The Tomos two-speed automatic dual clutch drum, located behind the bulge in the right side of the transmission cover, is about 4 inches in diameter and made of two stamped sheet steel drums crimped onto a center tool steel precision shaft with gear. In the picture below, the view is of the outboard side, which is the first speed centrifugal clutch side. Flip it over and you would see an identical drum, facing opposite, with a small 1 inch straight-cut gear, the “first speed driving gear”, attached to the inboard side of the dual clutch drum, which is the second speed centrifugal clutch drum.
These drums can be made slightly out of round. They are machined on the inner surface only, where the clutch shoes slip and grab, according to speed. That machining is always perfect, as the inside surface is perfectly concentric with the one-way needle bearing. The proof is there is never any rapid pulsation during clutch slip. So the drum and clutches function perfectly. When the outer surfaces are out of round, the whole bike vibrates or buzzes, and gets worse when the engine is revved up going fast. That buzzing can be felt most in the hands and feet. It can make the mirrors blurry. It can make the speedometer go wild. It can make things on the bike crack, break off, or come loose.
When the drum is a little off balance, and the set of three clutch shoes is also a little off balance, then the vibration felt in the bike can become worse at times, more or less at random. This is because every time the bike slows down, the centrifugal clutches let go of the drum as the spring pulls them inward, and they begin to rotate inside the drum. Then when the bike speeds back up the clutches fly out and grab the drum, because of centrifugal force. But they end up in a new random location in the drum. If the heavy side of the clutch is opposite the heavy side of the drum, then there will be minimum vibration. If both heavy sides are together, there will be the most imbalance and the maximum vibration felt.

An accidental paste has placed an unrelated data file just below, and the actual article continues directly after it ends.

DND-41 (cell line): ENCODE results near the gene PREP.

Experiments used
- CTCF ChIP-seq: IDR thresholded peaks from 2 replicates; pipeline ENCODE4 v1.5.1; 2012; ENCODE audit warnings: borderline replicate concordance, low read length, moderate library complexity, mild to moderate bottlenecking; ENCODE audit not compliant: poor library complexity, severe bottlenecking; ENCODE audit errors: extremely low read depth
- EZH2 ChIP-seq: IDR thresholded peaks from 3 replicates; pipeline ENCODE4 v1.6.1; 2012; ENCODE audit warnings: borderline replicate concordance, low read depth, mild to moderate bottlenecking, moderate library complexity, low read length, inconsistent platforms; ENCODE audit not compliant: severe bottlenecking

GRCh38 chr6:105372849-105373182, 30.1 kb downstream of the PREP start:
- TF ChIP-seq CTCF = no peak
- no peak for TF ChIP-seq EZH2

Other things can cause excessive engine vibration. Installing a heavier or bigger piston, like a 65cc, is the most common. Running with a loose flywheel or clutch nut is one. The magneto flywheels all seem to be balanced good, although they have not been tested. Using mis-matched clutch shoes is another. Not only should they all weigh the same, but they should all be equal in wear, not one new and two worn out, for example.
Above, the Tomos clutch drum. This one is extremely out of round, so bad you can see it with your eyes. Look at the thick wall on the left. Now compare that with the thin wall on the right side. Clearly the left side is heavier! When they’re bad they’re usually less than half this much. The out of balance clutches began around 2008. Before that, from 1976 to 2007 there was never any noticeable balancing or vibration problem. The A35 (1991-2006) and A55 (2002-later) have the same clutch drum. The A3 (1976-1990) one looks the same but parts of it are smaller or thinner.
Pressed into the center of the clutch drum is a precision roller clutch, a needle bearing that only turns one way. In the picture below, the roller clutch is installed correctly, with the plain side facing out, and the writing side facing inward. When you rotate an installed Tomos clutch drum clockwise, it engages the crankshaft. When you rotate it counter-clockwise, it spins free. When a Tomos engine seizes or hydraulics (that’s when the piston slams into incompressible liquid – gas or oil), the roller clutch can become damaged. It usually becomes tight or frozen. When a Tomos roller clutch is frozen, the bike will run fine but won’t go into neutral when you slow down to stop.
How to “balance” the drum:
A machine shop or a home machinist with a lathe, can perform a precision cutting operation. The drum is held by it’s inner surface, and turned in a lathe. The high parts of the outer surface are “skimmed off”. Try to leave the lowest part uncut, to give it the most strength.